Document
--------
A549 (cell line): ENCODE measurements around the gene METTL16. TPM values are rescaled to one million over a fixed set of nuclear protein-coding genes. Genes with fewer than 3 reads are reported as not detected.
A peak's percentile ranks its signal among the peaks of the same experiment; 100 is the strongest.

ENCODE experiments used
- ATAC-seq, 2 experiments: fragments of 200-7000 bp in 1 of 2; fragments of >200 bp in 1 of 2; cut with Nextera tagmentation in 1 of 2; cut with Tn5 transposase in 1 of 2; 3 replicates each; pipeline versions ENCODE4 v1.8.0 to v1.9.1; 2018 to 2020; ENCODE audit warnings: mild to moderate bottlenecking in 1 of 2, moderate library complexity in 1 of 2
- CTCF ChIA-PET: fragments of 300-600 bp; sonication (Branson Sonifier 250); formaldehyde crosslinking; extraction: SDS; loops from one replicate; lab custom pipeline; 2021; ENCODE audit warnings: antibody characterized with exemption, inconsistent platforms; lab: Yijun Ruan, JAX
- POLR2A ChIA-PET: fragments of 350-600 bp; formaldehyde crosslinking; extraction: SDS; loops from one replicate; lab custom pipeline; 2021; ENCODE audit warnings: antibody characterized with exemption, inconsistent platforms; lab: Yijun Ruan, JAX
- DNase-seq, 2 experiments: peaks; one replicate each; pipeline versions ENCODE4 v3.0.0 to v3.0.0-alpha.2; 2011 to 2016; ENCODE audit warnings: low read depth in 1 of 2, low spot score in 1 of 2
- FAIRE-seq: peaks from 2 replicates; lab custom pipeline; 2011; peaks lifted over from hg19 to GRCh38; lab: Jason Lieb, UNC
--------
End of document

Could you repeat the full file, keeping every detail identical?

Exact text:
A549 (cell line): ENCODE measurements around the gene METTL16. TPM values are rescaled to one million over a fixed set of nuclear protein-coding genes. Genes with fewer than 3 reads are reported as not detected.
A peak's percentile ranks its signal among the peaks of the same experiment; 100 is the strongest.

ENCODE experiments used
- ATAC-seq, 2 experiments: fragments of 200-7000 bp in 1 of 2; fragments of >200 bp in 1 of 2; cut with Nextera tagmentation in 1 of 2; cut with Tn5 transposase in 1 of 2; 3 replicates each; pipeline versions ENCODE4 v1.8.0 to v1.9.1; 2018 to 2020; ENCODE audit warnings: mild to moderate bottlenecking in 1 of 2, moderate library complexity in 1 of 2
- CTCF ChIA-PET: fragments of 300-600 bp; sonication (Branson Sonifier 250); formaldehyde crosslinking; extraction: SDS; loops from one replicate; lab custom pipeline; 2021; ENCODE audit warnings: antibody characterized with exemption, inconsistent platforms; lab: Yijun Ruan, JAX
- POLR2A ChIA-PET: fragments of 350-600 bp; formaldehyde crosslinking; extraction: SDS; loops from one replicate; lab custom pipeline; 2021; ENCODE audit warnings: antibody characterized with exemption, inconsistent platforms; lab: Yijun Ruan, JAX
- DNase-seq, 2 experiments: peaks; one replicate each; pipeline versions ENCODE4 v3.0.0 to v3.0.0-alpha.2; 2011 to 2016; ENCODE audit warnings: low read depth in 1 of 2, low spot score in 1 of 2
- FAIRE-seq: peaks from 2 replicates; lab custom pipeline; 2011; peaks lifted over from hg19 to GRCh38; lab: Jason Lieb, UNC